First DOL investigation of FFCRA leave denial

Company to pay back wages after denying paid sick leave to worker whose doctor ordered coronavirus quarantine.

Posted April 30, 2020

It didn’t take long for the DOL to begin enforcing the employee leave provisions of the Families First Coronavirus Response Act (FFCRA), even though full enforcement didn’t begin until April 17. After an investigation by the U.S. Department of Labor’s Wage and Hour Division (WHD), which enforces the leave provisions, the agency determined that a company will pay an employee $1,600 in back wages for refusing to provide him sick leave under the FFCRA after healthcare providers ordered him to self-quarantine due to COVID-19-related issues. The $1,600 amounts to the employee’s full wages of $20 an hour for 80 hours (two weeks) of leave.

WHD investigators found that the employee took the leave after his doctor instructed him to self-quarantine. The FFCRA includes provisions that entitle employees to two weeks of paid sick leave for a variety of reasons, and one of those reasons is if the employee has been advised by a healthcare provider to self-quarantine. The employer, however, failed to pay the employee for the leave taken, even after receiving documentation of the doctor’s self-quarantine instructions.

When the employee did not receive the paid sick leave, he filed a claim with the WHD, and an investigation ensued. In addition to the backpay, the company agreed to future compliance with the FFCRA.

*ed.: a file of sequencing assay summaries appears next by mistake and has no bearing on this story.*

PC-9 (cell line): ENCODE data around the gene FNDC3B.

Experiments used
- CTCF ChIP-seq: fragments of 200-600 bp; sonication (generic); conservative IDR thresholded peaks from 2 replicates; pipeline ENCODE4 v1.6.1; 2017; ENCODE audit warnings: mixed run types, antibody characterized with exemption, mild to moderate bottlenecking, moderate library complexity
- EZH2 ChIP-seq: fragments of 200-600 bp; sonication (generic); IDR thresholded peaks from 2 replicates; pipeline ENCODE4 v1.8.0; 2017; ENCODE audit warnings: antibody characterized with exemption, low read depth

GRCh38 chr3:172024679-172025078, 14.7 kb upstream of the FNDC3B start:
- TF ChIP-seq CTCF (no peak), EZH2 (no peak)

Employers didn’t have a lot of time to prepare for the FFCRA’s provisions, as the law was passed on March 18 and became effective on April 1, 2020. In addition to the two weeks of paid sick leave, the FFCRA entitles eligible employees to up to an additional 10 weeks of paid expanded family and medical leave for reasons revolving around a child’s school or daycare being unavailable to an employee.

In light of the demand placed on employers, the FFCRA gives tax credits to businesses that provide employees with the required paid leave for the employee’s own health needs, or to care for family members. The law is designed to help employers keep their workers on their payrolls, while at the same time ensuring that workers are not forced to choose between their paychecks and the public health measures needed to combat the virus.

The FFCRA regulations are under fire, most lately by the state of New York. If the claim were to succeed, the DOL could be prohibited from enforcing them. Stay tuned!

This article was written by Darlene Clabault of J. J. Keller & Associates, Inc.

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